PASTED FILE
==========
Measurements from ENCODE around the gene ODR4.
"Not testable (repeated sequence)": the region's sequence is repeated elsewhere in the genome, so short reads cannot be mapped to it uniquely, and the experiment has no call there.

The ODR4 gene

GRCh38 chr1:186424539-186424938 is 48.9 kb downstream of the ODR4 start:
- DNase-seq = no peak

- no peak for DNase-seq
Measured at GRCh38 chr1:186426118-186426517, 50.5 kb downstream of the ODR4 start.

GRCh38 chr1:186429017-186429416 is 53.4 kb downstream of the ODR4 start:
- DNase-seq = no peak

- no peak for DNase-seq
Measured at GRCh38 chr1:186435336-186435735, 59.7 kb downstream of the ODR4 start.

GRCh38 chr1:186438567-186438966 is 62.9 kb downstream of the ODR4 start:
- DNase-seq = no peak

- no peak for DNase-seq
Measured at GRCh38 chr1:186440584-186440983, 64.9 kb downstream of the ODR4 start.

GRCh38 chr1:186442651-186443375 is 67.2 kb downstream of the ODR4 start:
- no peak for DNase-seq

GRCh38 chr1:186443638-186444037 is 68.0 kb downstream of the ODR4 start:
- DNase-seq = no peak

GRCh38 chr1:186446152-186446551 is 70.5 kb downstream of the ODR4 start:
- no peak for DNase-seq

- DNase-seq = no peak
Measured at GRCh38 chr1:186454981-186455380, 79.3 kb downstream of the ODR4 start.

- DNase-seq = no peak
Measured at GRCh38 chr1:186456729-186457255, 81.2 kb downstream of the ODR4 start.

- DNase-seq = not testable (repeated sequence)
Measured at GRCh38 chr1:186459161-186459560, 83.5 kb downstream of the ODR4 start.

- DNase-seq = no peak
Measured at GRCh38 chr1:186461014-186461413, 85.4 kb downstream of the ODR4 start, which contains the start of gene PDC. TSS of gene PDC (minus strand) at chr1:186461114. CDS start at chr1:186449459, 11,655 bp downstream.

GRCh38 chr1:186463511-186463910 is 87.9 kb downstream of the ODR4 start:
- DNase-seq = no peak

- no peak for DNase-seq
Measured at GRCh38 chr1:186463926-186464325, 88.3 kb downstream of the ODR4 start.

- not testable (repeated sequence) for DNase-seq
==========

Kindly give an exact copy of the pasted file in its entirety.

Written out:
Measurements from ENCODE around the gene ODR4.
"Not testable (repeated sequence)": the region's sequence is repeated elsewhere in the genome, so short reads cannot be mapped to it uniquely, and the experiment has no call there.

The ODR4 gene

GRCh38 chr1:186424539-186424938 is 48.9 kb downstream of the ODR4 start:
- DNase-seq = no peak

- no peak for DNase-seq
Measured at GRCh38 chr1:186426118-186426517, 50.5 kb downstream of the ODR4 start.

GRCh38 chr1:186429017-186429416 is 53.4 kb downstream of the ODR4 start:
- DNase-seq = no peak

- no peak for DNase-seq
Measured at GRCh38 chr1:186435336-186435735, 59.7 kb downstream of the ODR4 start.

GRCh38 chr1:186438567-186438966 is 62.9 kb downstream of the ODR4 start:
- DNase-seq = no peak

- no peak for DNase-seq
Measured at GRCh38 chr1:186440584-186440983, 64.9 kb downstream of the ODR4 start.

GRCh38 chr1:186442651-186443375 is 67.2 kb downstream of the ODR4 start:
- no peak for DNase-seq

GRCh38 chr1:186443638-186444037 is 68.0 kb downstream of the ODR4 start:
- DNase-seq = no peak

GRCh38 chr1:186446152-186446551 is 70.5 kb downstream of the ODR4 start:
- no peak for DNase-seq

- DNase-seq = no peak
Measured at GRCh38 chr1:186454981-186455380, 79.3 kb downstream of the ODR4 start.

- DNase-seq = no peak
Measured at GRCh38 chr1:186456729-186457255, 81.2 kb downstream of the ODR4 start.

- DNase-seq = not testable (repeated sequence)
Measured at GRCh38 chr1:186459161-186459560, 83.5 kb downstream of the ODR4 start.

- DNase-seq = no peak
Measured at GRCh38 chr1:186461014-186461413, 85.4 kb downstream of the ODR4 start, which contains the start of gene PDC. TSS of gene PDC (minus strand) at chr1:186461114. CDS start at chr1:186449459, 11,655 bp downstream.

GRCh38 chr1:186463511-186463910 is 87.9 kb downstream of the ODR4 start:
- DNase-seq = no peak

- no peak for DNase-seq
Measured at GRCh38 chr1:186463926-186464325, 88.3 kb downstream of the ODR4 start.

- not testable (repeated sequence) for DNase-seq